Nice simple upgrade, Tony. This is the 1937 AAR 40'-6" IL 10'-0" IH car? I think Red Caboose took over the Innovative Model Works (IMWX) line. They offer the model in undec with square (RC-8000) or W corner posts (RC-8001). I'm sorry to say, I don't know the difference to be able to say which is the current best starting point (if I'm not going down the wrong rabbit hole with this one).ReplyDelete
Atlas Trainman also has a similar car, but with a different door (might match the top photo):
Last but not least, there's the June 1981 (one page) article by Cyril Durrellberger in Prototype Modeler:
I gotta find a better supplier. I keep getting the square tuits instead.
The car i modeled is the 1937 box car with the W corner-post ends. Red Caboose made models of both square and W-corner-post ends. SP classes B-50-18 and -19 had square corner ends, while classes B-50-20. -21 and -23 had W corner posts. Word of caution on the Durrenberger article: Cyril is a good modeler, but back in 1981 we had no starting point with W corner posts, so he used the MDC car. It has the square-corner end (wrong for Class B-50-20) and also has the too-short door and huge door claws of its era.ReplyDelete
I'm having a heck of a time finding SPFC Vol 4, Tony. What is the proper door size?ReplyDelete
I was going to comment about how far modeling has come in the past 30 years since Cyril's article, but I did find his background information helpful (in view of the above noted void in my library - I'll keep looking, though)
Arved, the comment about door size refers to height. The door should extend almost to the bottom of the side sill, as you can see in the prototype photos in this post. Because Athearn chose to have the door track of their operating doors at the bottom, the huge ledge that serves as a bottom door track is located much too high on the car (maybe a manufacturing choice). Once you're used to prototype box car door proportions, the Athearn model looks really toy-like, and of course there's not an easy fix. Most recent box car models do get this part of the car right.ReplyDelete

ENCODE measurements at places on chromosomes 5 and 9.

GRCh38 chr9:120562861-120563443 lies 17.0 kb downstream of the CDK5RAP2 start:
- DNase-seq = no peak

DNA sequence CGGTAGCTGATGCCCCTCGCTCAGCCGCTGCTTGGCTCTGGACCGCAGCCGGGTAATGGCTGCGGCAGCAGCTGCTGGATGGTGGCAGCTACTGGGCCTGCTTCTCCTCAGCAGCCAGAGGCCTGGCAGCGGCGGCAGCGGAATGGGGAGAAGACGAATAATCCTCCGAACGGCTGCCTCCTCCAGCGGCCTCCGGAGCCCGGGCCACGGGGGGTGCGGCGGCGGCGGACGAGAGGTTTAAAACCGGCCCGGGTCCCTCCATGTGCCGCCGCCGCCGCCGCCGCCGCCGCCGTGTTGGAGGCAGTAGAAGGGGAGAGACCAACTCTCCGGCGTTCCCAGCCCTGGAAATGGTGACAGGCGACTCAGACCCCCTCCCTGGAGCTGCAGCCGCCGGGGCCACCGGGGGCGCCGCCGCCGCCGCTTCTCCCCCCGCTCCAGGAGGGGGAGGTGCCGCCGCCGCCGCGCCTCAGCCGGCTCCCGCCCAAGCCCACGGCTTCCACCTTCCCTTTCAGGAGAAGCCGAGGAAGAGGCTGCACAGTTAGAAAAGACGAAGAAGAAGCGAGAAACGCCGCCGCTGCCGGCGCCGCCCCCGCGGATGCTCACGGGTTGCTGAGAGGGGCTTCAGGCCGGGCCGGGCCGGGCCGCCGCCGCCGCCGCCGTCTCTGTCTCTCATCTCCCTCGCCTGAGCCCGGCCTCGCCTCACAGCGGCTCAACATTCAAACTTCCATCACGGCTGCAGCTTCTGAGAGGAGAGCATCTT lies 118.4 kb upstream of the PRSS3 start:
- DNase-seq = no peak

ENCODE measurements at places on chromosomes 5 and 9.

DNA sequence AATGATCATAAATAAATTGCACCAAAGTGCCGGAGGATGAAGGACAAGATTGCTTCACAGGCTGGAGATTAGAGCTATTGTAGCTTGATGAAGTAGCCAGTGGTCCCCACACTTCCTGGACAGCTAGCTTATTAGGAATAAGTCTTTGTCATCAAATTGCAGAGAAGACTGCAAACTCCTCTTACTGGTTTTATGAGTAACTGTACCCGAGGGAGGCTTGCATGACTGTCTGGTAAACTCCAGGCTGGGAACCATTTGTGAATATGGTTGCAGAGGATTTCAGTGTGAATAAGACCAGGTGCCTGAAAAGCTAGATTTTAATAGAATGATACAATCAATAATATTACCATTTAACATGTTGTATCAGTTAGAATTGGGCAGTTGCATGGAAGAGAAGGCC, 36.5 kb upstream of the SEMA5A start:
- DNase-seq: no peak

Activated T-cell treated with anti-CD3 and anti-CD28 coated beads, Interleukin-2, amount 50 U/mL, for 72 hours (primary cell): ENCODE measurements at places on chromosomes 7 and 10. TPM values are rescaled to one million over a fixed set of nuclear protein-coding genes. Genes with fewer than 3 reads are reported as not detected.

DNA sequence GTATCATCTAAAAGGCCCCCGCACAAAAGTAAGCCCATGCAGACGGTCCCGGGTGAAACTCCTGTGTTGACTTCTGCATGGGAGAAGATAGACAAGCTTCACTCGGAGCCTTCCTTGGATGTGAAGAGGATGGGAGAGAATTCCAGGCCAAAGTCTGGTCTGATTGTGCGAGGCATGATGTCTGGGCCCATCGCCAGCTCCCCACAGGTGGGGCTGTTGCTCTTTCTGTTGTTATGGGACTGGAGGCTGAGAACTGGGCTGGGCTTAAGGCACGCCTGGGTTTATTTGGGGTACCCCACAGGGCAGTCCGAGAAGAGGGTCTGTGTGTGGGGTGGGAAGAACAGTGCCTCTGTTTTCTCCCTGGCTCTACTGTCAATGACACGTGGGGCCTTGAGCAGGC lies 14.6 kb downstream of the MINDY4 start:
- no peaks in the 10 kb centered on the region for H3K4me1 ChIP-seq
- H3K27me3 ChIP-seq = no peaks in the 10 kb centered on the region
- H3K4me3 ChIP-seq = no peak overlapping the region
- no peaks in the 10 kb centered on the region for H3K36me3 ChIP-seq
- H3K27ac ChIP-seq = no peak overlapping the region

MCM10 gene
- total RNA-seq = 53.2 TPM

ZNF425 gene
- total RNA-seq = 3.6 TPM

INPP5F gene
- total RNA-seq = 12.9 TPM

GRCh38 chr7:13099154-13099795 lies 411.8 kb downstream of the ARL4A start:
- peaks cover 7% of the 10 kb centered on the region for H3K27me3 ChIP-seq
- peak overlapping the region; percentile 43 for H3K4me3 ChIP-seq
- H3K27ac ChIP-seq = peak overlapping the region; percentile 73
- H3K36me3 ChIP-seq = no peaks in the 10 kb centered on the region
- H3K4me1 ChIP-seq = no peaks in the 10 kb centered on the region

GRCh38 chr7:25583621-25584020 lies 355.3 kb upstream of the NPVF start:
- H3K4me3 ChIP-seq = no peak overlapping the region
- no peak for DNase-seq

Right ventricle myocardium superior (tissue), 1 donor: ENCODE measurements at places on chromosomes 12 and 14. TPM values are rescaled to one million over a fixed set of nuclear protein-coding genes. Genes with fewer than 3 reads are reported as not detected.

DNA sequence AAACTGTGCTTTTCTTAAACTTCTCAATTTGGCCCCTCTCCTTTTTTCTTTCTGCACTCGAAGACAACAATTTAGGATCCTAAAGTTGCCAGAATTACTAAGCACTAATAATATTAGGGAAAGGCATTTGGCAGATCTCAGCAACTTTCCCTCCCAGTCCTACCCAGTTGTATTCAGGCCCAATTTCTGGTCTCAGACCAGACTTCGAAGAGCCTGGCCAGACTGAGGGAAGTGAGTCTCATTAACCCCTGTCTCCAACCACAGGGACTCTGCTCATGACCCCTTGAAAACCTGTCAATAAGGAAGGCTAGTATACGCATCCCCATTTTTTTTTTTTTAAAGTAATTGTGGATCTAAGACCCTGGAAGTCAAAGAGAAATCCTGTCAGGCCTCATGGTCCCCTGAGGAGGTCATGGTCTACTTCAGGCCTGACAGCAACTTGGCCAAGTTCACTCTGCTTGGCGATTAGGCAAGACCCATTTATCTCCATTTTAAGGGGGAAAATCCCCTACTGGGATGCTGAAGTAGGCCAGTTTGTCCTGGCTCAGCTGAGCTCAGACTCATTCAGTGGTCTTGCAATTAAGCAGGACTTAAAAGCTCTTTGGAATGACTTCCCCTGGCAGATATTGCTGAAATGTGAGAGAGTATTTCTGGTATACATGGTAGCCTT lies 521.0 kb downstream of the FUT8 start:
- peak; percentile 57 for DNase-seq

When you make a change like this, do you also change out the brake housing? I have wresteled with this a bit on my own models, deciding whether to just change the brake wheel, since this is what is mostly noticed. Wondering what your take is...
Ft Worth, TX
Excellent point. In the case of this Equipco wheel, Kadee sells the brake wheels separately from the housing, so I just used the IMWX kit Ajax housing. Housings of course did vary with manufacturer, but are kind of hidden behind the wheel and thus, far less evident than the style of the wheel. But if I have the right housing to go with the wheel, I would certainly use it. The Detail Associates handbrake parts, for example, do come with a correct housing, and I do use them.ReplyDelete
What were the painting specifications for the underframes for these box cars? I found one reference that they should be black or possibly black car cement for the prototype. My kit has the bottom of the flooring painted the same color as the car body, but the center-sill/cross-bearer assembly is unpainted black plastic.ReplyDelete
At some point soon after the end of World War II, SP stopped painting underframes black, and began to use body color for the entire car. But this car was built before the war, and would have received a black underframe as a new car. I have heard different stories as to whether SP was consistent about REpainting underframes. Accordingly, I have say that a car like this model, with a postwar paint job, might well have either color underframe. Or to answer your question more directly, Bob, I'd say it can be your call.ReplyDelete
Thanks, for the painting info. One more question, after the underframes were painted the same as the body color, did the trucks remain black?ReplyDelete
When the change to all-body-color painting was made, trucks (if painted) were painted that same color. Some photos do clearly show the trucks matching the body color. But other photos, especially of repaints, seem to show little more than overspray of body color. Trucks of course were quite dirty after a few years in service, and it looks like SP did not trouble to repaint them in many cases. Very few trucks under my SP model cars are any color but grunge.ReplyDelete